Black History Month kicks off in Lenoir
In Lenoir, as Black History Month gets off the ground, organizers are working to make a real impact on the area’s youth, keeping the focus on history that’s close to home.
Lester Whittington, supervisor of the Martin Luther King Jr. Center, said this year the focus is on students, educating them about the history of the black community in Caldwell County and working to get young people involved in carrying on the community’s legacy.
Something new this year is a community blood drive, trying to get the African-American community involved in giving blood in honor of Black History Month.
Whittington said he wants the black community in Lenoir to play a larger part in giving blood and has been going to churches and schools to encourage people to give. He already had more than 50 people signed up by the end of last week.
An essay contest, quiz bowl and portrait contest among middle and high school students highlight the month, with the focus on black history that’s closer to home. If an essay is turned in on Martin Luther King Jr. or Malcolm X, Whittington said, it will be disqualified, saying that essays should focus on local black history.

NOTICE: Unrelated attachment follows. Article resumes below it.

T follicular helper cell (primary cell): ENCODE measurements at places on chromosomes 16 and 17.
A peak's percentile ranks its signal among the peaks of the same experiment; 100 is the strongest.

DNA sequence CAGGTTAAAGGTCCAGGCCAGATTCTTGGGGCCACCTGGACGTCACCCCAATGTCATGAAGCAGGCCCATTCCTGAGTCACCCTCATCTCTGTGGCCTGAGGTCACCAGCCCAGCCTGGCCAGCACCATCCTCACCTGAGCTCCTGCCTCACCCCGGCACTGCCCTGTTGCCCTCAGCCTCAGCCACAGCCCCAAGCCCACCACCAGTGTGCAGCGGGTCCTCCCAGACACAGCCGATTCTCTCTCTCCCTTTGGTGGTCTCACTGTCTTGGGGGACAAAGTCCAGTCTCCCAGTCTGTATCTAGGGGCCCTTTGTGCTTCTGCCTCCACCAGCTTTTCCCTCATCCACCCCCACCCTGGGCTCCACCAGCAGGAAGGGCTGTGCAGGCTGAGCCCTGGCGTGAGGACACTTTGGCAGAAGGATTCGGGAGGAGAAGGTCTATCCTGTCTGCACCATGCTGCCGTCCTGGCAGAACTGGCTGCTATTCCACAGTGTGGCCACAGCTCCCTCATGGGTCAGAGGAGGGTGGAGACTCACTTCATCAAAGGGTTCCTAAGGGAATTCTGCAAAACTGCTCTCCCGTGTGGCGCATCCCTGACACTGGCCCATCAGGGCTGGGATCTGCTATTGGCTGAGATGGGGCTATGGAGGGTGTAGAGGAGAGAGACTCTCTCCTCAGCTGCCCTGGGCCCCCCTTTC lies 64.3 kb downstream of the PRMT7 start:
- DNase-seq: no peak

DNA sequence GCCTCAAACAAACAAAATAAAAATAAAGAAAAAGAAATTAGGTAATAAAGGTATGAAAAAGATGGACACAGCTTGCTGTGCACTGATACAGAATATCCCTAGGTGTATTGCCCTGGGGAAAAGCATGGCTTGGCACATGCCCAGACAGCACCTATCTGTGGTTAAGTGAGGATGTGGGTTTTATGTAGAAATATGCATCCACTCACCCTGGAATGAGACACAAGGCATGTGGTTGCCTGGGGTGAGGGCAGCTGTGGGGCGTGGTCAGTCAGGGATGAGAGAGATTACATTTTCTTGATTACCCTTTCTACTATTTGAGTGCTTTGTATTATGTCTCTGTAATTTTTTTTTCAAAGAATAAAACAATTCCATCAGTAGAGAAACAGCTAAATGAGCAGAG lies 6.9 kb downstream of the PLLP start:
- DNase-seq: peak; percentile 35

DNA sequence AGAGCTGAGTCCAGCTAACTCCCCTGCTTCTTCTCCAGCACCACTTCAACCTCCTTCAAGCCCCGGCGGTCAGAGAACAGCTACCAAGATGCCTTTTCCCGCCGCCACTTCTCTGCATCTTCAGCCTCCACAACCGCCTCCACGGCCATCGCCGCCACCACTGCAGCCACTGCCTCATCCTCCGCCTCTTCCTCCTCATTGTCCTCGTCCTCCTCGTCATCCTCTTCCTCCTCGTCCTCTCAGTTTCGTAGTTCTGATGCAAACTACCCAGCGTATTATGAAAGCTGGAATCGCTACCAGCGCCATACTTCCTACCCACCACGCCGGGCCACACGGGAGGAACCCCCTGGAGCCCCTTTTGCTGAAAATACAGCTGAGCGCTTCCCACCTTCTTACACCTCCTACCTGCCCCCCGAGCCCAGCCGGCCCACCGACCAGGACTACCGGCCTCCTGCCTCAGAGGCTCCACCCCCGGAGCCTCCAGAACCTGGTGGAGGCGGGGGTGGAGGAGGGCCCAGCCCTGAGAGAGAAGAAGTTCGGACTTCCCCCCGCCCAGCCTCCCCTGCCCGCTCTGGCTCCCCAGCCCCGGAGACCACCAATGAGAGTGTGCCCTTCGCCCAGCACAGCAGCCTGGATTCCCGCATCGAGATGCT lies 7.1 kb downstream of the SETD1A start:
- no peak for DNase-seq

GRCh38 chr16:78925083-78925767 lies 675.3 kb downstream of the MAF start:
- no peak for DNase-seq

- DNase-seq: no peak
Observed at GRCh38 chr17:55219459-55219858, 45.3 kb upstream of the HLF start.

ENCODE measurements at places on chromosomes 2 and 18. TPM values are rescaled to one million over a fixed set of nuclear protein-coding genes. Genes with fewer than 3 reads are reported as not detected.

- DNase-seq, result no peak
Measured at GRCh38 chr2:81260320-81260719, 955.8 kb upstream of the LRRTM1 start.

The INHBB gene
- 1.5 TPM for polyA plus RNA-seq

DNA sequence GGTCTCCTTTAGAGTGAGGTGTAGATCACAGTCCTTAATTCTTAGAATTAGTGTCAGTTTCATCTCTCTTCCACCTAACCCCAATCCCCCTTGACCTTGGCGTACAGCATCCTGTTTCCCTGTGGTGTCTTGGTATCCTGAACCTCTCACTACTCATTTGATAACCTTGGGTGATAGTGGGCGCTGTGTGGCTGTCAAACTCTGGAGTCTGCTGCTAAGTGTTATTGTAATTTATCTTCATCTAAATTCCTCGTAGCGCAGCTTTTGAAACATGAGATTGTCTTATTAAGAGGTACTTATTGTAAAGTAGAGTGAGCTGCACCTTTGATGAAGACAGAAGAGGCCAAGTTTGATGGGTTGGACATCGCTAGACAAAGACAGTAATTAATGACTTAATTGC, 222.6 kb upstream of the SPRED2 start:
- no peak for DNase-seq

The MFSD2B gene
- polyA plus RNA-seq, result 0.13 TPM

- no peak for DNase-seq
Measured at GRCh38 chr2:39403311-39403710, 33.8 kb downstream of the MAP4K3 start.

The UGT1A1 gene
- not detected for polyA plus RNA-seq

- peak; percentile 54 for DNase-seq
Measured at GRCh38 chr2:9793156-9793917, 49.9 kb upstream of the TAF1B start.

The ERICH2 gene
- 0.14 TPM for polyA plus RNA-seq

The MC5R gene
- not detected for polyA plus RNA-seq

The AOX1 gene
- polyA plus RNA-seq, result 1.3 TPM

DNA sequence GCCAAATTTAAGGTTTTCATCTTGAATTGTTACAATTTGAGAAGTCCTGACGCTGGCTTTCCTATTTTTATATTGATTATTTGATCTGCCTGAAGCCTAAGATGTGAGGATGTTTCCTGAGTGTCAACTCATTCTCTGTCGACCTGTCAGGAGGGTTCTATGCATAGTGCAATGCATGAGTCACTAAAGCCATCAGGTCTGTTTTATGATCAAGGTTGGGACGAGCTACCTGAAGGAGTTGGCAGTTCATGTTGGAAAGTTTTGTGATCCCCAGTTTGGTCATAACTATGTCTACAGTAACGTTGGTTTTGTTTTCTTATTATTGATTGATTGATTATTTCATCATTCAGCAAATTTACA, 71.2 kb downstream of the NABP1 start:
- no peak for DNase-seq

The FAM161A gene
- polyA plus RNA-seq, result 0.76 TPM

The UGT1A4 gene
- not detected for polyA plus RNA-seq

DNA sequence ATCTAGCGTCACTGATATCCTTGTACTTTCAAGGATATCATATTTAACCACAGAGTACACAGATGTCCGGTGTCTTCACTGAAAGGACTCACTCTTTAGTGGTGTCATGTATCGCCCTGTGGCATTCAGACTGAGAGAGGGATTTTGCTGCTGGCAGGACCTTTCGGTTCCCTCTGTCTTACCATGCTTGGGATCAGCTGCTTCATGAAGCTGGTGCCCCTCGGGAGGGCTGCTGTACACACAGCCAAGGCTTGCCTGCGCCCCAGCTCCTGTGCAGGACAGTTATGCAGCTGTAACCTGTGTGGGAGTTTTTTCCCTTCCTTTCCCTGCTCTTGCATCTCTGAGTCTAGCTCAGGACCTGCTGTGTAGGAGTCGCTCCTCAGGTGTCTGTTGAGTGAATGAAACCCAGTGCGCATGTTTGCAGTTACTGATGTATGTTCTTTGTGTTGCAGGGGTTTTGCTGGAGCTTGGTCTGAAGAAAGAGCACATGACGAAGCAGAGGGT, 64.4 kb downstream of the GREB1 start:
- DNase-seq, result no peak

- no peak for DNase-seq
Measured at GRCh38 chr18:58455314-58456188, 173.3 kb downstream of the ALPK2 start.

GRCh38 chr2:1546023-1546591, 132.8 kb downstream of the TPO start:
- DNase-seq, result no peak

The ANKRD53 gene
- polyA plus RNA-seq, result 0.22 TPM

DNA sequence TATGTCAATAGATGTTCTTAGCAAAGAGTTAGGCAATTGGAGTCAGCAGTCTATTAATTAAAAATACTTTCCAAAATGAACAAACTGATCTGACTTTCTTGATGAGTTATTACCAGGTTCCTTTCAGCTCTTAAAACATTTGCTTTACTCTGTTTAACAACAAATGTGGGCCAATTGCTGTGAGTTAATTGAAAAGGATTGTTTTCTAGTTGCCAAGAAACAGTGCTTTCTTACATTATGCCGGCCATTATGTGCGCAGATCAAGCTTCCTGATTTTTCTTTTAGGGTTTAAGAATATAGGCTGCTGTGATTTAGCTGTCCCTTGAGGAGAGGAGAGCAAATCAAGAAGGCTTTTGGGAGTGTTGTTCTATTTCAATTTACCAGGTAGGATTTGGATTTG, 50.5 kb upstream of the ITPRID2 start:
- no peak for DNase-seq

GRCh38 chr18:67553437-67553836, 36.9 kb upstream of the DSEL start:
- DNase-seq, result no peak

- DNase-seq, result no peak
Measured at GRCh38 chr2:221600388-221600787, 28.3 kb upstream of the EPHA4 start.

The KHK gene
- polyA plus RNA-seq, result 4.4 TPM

“There’s history here the kids need to know about,” he said. “For me, I think the youth of today do not know our history, the struggles of our forefathers.”
The Rev. Jimmie Norwood is a living example of that history, recalling that when he worked at J.C. Penney he couldn’t drink out of the same water fountain as whites at the store, and movie theaters didn’t have bathrooms for blacks.
Whittington said he doesn’t think kids in the community are aware that there used to be a black-only school, Freedman High, and he wants to teach them about the first black homecoming queen, firefighter and police officer. He said that’s the type of history that will be in the quiz bowl this year.
Whittington and Norwood spoke about the black community that used to exist in Lenoir that is all but lost on today’s youths, including a library that Whittington’s grandmother directed, service stations and a doctor’s office. Norwood said the hospital at the time had a section for blacks, and if it was full the only option was to head to Morganton or some other hospital.
“My biggest thing is trying to keep the youth involved,” Whittington said. “If I can make a difference in just one child’s life, it would mean a lot to me.”
Norwood, 78, has been sketching and painting all his life, and the works on display show different examples of ink, watercolor and oil works, everything from military scenes to Japanese-inspired works, nature scenes and a portrait of President Barack Obama. It takes about a week to complete the paintings, he said, and he makes the frames himself — he is a skilled woodworker who has built cabinets, worked as a maintenance tech for Bernhardt Furniture and builds pieces for churches in the area. Throughout February, his artwork is on display at the MLK Center.